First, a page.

Google has revamped its Developer Program Policy Centre, making the guidelines to app developers visually attractive and simple to read, and updated the set of rules.

The Developer Program Policy Centre has newly created interactive tiles made with Google's own Material Design features:

  • Restricted Content
  • Intellectual Property, Deception and Spam
  • Privacy and Security
  • Monetization and Ads
  • Store Listing and Promotion
  • Enforcement
  • Updates and Other Resources

Tech Crunch reported that though Google is not as restrictive as Apple on the types of apps that the company allows developers to build, it noted how Google introduced an internal app review team in 2015 to examine any policy violations.

Google has detailed what the "restricted content" meant by explaining that it does not allow apps that contain or promoted sexually explicit content, such as pornography.

The tile on "Intellectual Property" noted Google's position to developers: "We don't allow apps or developer accounts that impersonate other entities, brands, or otherwise infringe on intellectual property rights of others (including trademark, copyright, patent, trade secret, and other proprietary rights). We also don't allow apps that encourage or induce infringement of intellectual property rights," Google said.

Google noted on its "Privacy and Security" page that app developers must be transparent on how they handle user data and have to disclose the collection, use and sharing of the data.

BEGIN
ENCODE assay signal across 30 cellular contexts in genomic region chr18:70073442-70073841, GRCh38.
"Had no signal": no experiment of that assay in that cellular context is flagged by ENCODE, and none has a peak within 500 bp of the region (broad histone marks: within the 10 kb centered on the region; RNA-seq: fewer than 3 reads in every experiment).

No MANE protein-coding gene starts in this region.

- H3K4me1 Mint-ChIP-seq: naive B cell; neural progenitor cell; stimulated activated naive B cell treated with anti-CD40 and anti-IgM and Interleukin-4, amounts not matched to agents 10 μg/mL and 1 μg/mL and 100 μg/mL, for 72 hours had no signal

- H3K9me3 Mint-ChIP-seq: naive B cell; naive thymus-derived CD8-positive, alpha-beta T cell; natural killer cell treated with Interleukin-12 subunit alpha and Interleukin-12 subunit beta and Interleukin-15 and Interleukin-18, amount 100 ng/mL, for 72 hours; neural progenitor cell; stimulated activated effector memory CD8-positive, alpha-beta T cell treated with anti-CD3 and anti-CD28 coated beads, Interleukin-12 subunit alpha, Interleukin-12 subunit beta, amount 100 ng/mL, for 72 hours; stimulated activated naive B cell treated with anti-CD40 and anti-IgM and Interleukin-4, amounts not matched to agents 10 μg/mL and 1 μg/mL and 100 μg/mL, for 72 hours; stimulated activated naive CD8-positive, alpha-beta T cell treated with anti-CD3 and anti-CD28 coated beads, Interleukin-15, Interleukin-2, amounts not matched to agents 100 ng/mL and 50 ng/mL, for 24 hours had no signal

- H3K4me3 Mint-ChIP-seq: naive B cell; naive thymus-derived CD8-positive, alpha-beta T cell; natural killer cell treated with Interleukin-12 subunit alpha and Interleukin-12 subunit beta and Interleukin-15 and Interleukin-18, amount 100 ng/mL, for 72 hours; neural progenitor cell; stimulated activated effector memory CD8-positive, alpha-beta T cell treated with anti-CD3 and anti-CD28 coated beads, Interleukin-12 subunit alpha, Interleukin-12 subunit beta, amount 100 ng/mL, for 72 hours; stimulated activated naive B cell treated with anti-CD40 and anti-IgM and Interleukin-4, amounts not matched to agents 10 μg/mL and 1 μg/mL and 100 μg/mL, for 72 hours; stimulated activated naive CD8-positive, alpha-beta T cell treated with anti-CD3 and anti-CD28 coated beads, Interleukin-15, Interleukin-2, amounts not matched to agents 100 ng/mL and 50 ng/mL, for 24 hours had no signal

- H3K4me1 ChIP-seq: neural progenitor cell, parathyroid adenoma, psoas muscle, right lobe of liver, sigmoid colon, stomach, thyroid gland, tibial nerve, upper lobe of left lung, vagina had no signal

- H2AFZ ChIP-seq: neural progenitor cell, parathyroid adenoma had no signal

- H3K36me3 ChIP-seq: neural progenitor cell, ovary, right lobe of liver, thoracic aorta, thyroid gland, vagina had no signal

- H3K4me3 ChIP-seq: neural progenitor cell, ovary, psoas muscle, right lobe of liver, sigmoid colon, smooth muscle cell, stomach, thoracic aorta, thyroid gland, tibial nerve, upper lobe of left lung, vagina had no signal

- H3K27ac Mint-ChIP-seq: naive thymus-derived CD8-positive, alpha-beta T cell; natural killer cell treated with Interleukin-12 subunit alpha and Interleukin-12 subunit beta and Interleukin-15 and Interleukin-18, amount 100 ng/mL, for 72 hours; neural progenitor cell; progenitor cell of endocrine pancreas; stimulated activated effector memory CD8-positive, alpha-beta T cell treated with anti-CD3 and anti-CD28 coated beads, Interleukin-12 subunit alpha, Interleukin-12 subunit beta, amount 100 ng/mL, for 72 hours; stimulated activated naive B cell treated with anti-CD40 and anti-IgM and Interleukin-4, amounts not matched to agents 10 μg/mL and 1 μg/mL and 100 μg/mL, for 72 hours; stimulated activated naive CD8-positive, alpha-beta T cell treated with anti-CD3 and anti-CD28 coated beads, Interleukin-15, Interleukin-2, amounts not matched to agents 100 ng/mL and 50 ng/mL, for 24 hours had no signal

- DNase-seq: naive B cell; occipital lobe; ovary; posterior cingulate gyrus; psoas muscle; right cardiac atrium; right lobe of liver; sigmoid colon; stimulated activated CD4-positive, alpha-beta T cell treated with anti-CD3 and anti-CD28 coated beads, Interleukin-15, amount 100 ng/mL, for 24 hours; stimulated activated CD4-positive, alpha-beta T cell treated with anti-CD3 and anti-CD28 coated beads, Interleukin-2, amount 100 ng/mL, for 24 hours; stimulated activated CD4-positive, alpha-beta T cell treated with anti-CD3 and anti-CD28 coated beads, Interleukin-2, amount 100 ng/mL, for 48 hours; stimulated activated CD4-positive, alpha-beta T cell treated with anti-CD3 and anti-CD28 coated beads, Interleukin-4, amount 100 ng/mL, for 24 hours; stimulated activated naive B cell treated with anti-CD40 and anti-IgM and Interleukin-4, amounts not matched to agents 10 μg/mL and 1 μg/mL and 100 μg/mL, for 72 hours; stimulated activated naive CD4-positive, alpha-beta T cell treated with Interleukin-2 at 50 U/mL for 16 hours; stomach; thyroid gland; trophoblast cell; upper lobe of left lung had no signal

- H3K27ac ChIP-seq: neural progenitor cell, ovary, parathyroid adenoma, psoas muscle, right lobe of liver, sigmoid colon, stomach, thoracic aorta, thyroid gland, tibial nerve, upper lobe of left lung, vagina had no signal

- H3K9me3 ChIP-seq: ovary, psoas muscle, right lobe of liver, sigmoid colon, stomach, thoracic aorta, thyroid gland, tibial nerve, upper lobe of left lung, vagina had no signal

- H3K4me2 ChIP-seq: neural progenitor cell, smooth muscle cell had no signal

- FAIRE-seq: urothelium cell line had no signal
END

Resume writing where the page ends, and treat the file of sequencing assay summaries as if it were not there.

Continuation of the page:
It also provides guidelines for in-store purchases in its "Monetization" section. Google believes that the promotion and visibility of the app affects the Store quality and has set some guidelines in its the "Store Listing and Promotion" section.

The Mountain View, California-based company noted in its Enforcement app that "Apps that may be inappropriate for a broad audience or result in a low quality experience for our end users may not be eligible for promotion on Google Play."

The search engine giant company added further that it has brought some changes and updates to its policies regarding Ads, Device and Network Abuse and User Data. It noted that it will now allow apps that contain "deceptive and disruptive ads" and the ads must not interfere with other apps or the operation of the device.

Google has said that it explicitly prohibits:

  • Viruses, trojan horses, malware, spyware or any other malicious software.
  • Apps designed to secretly collect device usage, such as commercial spyware apps.

It was also clear that the apps that monitor or track user's behaviour on the device must follow certain requirements like:

  • Apps must not present themselves as a spying or secret surveillance solution.
  • Apps must not hide or cloak tracking behaviour or attempt to mislead users about such functionality.